To young people everywhere.
Keep playing!---J.W.

To my childhood friends.
Tag, you're all it!---L.E.

Rendered by Leo Espinosa

with a mighty pencil and Adobe Photoshop

these single-page and double-page illustrations radiate warmth and happiness.  The children are placed foremost in the images in full color.  In one of the visuals, we are looking down on the block as the kids are actively engaged in a variety of games.  By their facial expressions and body postures, we know they are overjoyed that it's summer.  

Each line drawn by Leo Esinosa vibrates with fun, even when a child might be seated.  We know they are ready to spring into action.  Leo Espinosa has shown us what summer was, is and should be for all children.  Even though these scenes are in Brooklyn, there is a universality to them.

One of my many favorite illustrations is a double-page picture.  Dusk is arriving in the upper parts of the sky.  Darkening clouds move across a pale golden horizon.  Streetlights are on.  In the background on either side of the street are homes and buildings.  Children are running and calling to each other in the foreground.  One child, close to us on the right side, hands cupped to her mouth is shouting at readers.  Each of us can imagine what she is saying.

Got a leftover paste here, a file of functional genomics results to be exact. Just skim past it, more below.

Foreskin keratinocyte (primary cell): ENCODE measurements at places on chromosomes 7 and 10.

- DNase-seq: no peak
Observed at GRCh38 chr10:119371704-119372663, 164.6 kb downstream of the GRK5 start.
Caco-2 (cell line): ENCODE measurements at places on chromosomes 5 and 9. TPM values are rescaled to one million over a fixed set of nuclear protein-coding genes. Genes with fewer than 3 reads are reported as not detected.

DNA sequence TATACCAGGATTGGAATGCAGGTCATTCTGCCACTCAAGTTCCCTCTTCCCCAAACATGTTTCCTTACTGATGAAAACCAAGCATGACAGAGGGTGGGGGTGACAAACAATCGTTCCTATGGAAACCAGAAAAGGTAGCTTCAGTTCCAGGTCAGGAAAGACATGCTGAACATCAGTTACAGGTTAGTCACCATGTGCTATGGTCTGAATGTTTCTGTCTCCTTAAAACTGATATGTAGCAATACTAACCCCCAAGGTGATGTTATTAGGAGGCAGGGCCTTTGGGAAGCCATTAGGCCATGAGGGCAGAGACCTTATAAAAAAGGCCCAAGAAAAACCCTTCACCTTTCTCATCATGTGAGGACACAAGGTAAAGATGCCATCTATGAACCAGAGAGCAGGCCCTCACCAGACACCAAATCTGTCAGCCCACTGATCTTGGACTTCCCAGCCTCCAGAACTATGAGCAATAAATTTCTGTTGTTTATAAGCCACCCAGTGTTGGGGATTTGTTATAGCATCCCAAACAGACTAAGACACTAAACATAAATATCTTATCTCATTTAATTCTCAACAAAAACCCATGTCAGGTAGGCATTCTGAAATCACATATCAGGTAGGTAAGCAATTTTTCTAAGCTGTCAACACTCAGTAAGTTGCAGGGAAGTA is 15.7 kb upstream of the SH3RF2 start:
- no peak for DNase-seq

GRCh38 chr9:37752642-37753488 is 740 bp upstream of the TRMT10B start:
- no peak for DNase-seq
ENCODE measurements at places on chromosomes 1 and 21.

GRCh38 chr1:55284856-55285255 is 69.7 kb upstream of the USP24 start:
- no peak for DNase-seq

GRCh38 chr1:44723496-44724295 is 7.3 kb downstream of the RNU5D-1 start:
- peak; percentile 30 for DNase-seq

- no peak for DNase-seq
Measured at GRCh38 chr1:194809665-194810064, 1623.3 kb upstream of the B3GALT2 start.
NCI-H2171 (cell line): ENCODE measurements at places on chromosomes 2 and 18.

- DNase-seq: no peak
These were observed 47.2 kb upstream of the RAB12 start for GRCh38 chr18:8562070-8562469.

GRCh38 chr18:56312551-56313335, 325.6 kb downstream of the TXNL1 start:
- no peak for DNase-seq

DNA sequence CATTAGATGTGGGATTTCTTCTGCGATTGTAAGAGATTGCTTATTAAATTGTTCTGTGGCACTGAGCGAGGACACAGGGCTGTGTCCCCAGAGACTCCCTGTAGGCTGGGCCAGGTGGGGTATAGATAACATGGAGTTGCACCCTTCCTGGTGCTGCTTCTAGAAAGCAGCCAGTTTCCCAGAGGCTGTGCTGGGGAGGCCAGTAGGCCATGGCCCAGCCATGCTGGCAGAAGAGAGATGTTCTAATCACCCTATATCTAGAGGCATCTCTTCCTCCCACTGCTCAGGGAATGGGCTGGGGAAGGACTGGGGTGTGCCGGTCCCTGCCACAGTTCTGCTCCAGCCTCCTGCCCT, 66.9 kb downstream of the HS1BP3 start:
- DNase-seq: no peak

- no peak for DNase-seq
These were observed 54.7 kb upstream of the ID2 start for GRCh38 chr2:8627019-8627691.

In truth, everyone feels different in the summer.  That subtle change in how time is spent affects each of us, thankfully.  In this book, The World Belonged to Us written by Jacqueline Woodson with artwork by Leo Espinosa, we are not only reminded of this, but encouraged to continue and support it.  It is a time to be cherished.  You will want to place a copy of this outstanding title on your personal bookshelves and more than one on your professional bookshelves. 

To discover more about Jacqueline Woodson and Leo Espinosa and their other work, please access their websites by following the link attached to their names.  Jacqueline Woodson has accounts on Instagram and Twitter.  Leo Espinosa has accounts on Facebook, Instagram, and Twitter.  At the publisher's website, you can view the title page.  At Seven Impossible Things Before Breakfast, Julie Danielson talks about this book as only she can and shares multiple interior images.  This book is included with two other Jacqueline Woodson titles in an Educator's Guide.  The publisher has a sneak peek preview here.